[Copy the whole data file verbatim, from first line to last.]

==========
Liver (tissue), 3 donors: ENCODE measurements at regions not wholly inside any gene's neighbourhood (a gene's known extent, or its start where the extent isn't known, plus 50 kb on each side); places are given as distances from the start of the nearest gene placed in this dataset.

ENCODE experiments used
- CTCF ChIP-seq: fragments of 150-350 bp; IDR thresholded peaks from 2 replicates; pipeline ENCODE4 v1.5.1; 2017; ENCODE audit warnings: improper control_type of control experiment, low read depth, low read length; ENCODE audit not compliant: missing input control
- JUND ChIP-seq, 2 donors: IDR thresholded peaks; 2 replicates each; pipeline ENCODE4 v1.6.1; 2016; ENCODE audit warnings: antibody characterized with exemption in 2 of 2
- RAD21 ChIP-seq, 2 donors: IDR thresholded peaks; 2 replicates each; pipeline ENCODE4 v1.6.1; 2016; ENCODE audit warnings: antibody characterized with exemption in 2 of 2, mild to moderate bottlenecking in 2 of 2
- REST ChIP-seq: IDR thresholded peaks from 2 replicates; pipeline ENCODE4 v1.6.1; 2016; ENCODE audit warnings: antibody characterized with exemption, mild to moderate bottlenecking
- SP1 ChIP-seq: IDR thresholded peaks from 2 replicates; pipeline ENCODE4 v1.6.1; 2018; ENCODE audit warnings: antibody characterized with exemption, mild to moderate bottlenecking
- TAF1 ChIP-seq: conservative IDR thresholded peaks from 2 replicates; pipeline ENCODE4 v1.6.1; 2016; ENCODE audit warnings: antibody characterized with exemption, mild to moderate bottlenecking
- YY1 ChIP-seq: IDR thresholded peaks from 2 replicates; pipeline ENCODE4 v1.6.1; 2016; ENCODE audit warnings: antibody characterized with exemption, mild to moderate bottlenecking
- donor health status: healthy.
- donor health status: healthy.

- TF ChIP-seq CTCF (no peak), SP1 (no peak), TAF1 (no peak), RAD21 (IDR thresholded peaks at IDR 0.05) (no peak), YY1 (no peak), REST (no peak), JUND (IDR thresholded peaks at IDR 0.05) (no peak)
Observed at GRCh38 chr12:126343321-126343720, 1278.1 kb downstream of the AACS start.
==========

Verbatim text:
Liver (tissue), 3 donors: ENCODE measurements at regions not wholly inside any gene's neighbourhood (a gene's known extent, or its start where the extent isn't known, plus 50 kb on each side); places are given as distances from the start of the nearest gene placed in this dataset.

ENCODE experiments used
- CTCF ChIP-seq: fragments of 150-350 bp; IDR thresholded peaks from 2 replicates; pipeline ENCODE4 v1.5.1; 2017; ENCODE audit warnings: improper control_type of control experiment, low read depth, low read length; ENCODE audit not compliant: missing input control
- JUND ChIP-seq, 2 donors: IDR thresholded peaks; 2 replicates each; pipeline ENCODE4 v1.6.1; 2016; ENCODE audit warnings: antibody characterized with exemption in 2 of 2
- RAD21 ChIP-seq, 2 donors: IDR thresholded peaks; 2 replicates each; pipeline ENCODE4 v1.6.1; 2016; ENCODE audit warnings: antibody characterized with exemption in 2 of 2, mild to moderate bottlenecking in 2 of 2
- REST ChIP-seq: IDR thresholded peaks from 2 replicates; pipeline ENCODE4 v1.6.1; 2016; ENCODE audit warnings: antibody characterized with exemption, mild to moderate bottlenecking
- SP1 ChIP-seq: IDR thresholded peaks from 2 replicates; pipeline ENCODE4 v1.6.1; 2018; ENCODE audit warnings: antibody characterized with exemption, mild to moderate bottlenecking
- TAF1 ChIP-seq: conservative IDR thresholded peaks from 2 replicates; pipeline ENCODE4 v1.6.1; 2016; ENCODE audit warnings: antibody characterized with exemption, mild to moderate bottlenecking
- YY1 ChIP-seq: IDR thresholded peaks from 2 replicates; pipeline ENCODE4 v1.6.1; 2016; ENCODE audit warnings: antibody characterized with exemption, mild to moderate bottlenecking
- donor health status: healthy.
- donor health status: healthy.

- TF ChIP-seq CTCF (no peak), SP1 (no peak), TAF1 (no peak), RAD21 (IDR thresholded peaks at IDR 0.05) (no peak), YY1 (no peak), REST (no peak), JUND (IDR thresholded peaks at IDR 0.05) (no peak)
Observed at GRCh38 chr12:126343321-126343720, 1278.1 kb downstream of the AACS start.